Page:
It is late August, children are returning to school, college students are carrying duffels and boxes up dorm steps, parents are crying in parking lots saying their goodbyes, and soon I will be watching the taillights of my daughter's Honda round the bend as she too leaves home — moving farther west after her CU graduation. She is our last to leave, each of our three children embarking in their own way, in their own time.
The news of Turley's closing reverberated through our family, quieting for a moment the din on Capitol Hill. Our family grew up at Turley's. In the early days my husband or I would wonder around with a little one who, perfectly timed, would start climbing out of the high chair as soon as our meal arrived. And as the kids got older, they could be happy with a hamburger and fries and we were satisfied with veggie burgers and tofu.
I helped give my mother her shower; her wrinkled skin had a soft sweetness to it — like the wrinkled folds in my baby's thighs. I brushed her fine silvery hair, her curls now gone, and was soothed by a tender knowing that she had done the same for me in times past. As I helped her dress, she moved her white visor from the bed. "Bad luck, dear. Never put a hat on a bed." But I knew none of us could be protected from the curse of letting go.
Muck Rack makes it simple to find people, tweets, or articles that mention any name, keyword, company, hashtag etc. We've compiled this guide to help you make the most of your search.
Selecting a term
Start searching tweets, articles from media outlets, articles mentioned in tweets, journalists'
names, titles and bios with some suggested searches:
Companies or Topics (e.g. iPhone, Microsoft)
Phrases (e.g. "cloud computing") — use quotes to keep the terms together
Twitter handles (e.g. @username) — returns those who have mentioned or replied to
Names (e.g. "David Pogue")
Hashtags (e.g. #sxsw, #london2012)
Bio details (e.g. vegan, Olympics, father)
Muck Rack's Advanced Search allows for many boolean operators.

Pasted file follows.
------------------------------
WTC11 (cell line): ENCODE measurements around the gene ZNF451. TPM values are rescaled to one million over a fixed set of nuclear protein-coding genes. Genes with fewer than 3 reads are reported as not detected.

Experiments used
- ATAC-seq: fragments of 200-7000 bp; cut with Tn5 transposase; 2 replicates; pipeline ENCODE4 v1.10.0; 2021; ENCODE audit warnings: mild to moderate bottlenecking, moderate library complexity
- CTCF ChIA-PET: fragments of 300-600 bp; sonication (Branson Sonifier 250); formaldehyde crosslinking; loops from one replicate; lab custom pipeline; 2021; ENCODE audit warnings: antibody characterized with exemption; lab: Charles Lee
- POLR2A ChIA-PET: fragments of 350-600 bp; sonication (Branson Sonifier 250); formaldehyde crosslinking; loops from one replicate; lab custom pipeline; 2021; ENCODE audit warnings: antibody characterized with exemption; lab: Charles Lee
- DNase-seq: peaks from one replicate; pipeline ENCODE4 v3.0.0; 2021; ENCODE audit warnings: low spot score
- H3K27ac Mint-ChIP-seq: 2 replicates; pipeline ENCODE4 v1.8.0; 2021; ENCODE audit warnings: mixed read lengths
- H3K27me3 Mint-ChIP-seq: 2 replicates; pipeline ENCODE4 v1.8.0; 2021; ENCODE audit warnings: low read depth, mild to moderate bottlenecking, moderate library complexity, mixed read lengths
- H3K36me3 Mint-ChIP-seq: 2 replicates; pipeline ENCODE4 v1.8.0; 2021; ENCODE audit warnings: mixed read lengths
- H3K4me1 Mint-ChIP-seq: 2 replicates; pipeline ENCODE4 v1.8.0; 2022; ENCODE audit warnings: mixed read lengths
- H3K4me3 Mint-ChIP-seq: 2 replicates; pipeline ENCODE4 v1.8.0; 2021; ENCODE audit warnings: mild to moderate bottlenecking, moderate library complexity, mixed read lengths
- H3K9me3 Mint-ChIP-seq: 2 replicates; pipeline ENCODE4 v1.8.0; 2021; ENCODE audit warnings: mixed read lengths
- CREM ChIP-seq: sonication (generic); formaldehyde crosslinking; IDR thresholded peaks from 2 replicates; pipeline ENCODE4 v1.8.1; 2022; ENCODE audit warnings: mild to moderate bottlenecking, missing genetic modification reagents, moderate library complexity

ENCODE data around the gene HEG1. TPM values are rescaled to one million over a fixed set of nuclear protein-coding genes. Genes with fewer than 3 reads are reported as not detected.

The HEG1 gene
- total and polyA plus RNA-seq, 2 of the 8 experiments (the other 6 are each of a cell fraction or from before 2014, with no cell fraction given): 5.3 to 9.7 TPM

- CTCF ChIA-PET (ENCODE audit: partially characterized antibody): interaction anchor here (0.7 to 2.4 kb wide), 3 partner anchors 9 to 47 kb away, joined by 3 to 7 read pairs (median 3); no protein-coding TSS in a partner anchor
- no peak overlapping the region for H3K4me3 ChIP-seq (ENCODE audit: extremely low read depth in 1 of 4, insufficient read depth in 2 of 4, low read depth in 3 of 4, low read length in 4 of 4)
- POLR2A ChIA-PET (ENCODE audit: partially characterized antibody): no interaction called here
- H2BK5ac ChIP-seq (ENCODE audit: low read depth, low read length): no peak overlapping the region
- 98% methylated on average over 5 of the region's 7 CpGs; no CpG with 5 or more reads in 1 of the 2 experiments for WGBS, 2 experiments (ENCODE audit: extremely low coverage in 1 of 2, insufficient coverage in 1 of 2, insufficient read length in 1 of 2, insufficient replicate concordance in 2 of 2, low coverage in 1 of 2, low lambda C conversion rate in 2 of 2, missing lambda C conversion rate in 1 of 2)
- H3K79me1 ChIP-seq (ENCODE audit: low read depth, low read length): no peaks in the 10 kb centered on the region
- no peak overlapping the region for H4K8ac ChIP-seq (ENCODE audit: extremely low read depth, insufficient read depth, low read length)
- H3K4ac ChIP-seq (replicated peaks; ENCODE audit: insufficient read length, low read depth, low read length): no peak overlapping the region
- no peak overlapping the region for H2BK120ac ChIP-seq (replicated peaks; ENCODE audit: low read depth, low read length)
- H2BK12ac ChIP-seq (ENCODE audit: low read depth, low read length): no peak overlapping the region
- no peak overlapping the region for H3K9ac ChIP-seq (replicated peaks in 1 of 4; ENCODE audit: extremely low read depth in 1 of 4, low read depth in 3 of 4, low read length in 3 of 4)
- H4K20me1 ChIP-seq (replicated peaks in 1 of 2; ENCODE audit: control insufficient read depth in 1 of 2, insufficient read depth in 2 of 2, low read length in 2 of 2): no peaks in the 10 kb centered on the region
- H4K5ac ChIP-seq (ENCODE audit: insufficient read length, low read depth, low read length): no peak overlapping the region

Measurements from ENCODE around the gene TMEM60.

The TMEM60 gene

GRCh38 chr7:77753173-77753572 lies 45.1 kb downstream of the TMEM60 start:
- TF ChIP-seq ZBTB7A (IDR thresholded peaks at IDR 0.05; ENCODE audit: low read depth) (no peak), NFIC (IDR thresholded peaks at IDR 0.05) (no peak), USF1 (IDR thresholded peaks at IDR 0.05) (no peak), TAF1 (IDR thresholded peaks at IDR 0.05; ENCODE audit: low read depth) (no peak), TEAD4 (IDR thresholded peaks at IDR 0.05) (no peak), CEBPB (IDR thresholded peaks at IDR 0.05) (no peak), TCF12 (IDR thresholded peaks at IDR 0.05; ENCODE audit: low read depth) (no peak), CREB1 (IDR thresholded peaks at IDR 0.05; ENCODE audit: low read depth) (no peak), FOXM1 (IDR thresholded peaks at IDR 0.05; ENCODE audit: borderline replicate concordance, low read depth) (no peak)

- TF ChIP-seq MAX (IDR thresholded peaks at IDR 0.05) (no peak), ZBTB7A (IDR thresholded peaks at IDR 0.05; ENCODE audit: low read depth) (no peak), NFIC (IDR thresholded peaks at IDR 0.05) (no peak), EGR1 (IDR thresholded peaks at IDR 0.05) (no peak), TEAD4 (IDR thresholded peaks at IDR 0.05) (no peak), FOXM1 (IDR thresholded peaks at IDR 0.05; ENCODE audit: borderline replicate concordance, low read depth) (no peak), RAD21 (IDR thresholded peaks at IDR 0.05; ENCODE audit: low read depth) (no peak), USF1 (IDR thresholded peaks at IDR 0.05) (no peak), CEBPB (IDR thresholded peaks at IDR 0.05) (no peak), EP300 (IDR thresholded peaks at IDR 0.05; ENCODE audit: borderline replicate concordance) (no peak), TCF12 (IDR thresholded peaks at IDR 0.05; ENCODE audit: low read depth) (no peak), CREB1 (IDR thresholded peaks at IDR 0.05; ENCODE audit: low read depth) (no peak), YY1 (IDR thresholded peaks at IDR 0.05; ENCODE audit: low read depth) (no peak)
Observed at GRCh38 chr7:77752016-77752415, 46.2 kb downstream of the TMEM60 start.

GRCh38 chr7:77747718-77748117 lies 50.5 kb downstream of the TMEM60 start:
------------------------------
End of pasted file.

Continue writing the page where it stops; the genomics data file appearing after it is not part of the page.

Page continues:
Find results that mention multiple specified terms, use AND or
+. For example, ensure each result contains both Elon Musk and Mark Zuckerberg by
searching Obama AND Romney or Obama + Romney.
Use the operators OR or , to broaden your search when you'd like either of
multiple terms to appear in results. (This is the default behavior of our search when no operators
are used.) For example, search for democrat OR republican to find results that refer to
Democrats and/or Republicans.
Use NOT or - to subtract results from your search. For
example, searching Disney will yield results about the Walt Disney Company as well as Walt Disney
World Resort. To exclude mentions of Disney World, search for Disney -World or Disney
When using one of these operators with a phrase, enclose it in quotation marks. For example, you can
find results about smartphones excluding Apple's iPhone 4S by searching smartphone -"iPhone
Exact case matching or punctuation
If you're searching for a brand name or keyword that relies on specific punctuation marks or capitalization, you can
find results that match your exact query by adding matchcase: before the keyword you're searching for, like matchcase:E*TRADE .
Use parentheses to separate multiple
boolean phrases. For example, to find journalists talking about having fun in Disney World or
Disneyland, search for ("disney world" OR disneyland) AND fun.
An asterisk can be used to search for any variation of a root word truncated by the asterisk. For example, searching for admin* will return results for administrator, administration, administer, administered, etc.
A near operator is an AND operator where you can control the distance between the words. You can vary the distance the near operation uses by adding a forward slash and number (between 0-99) such as strawberries NEAR/10 "whipped cream", which means the strawberries must exist within 10 words of "whipped cream".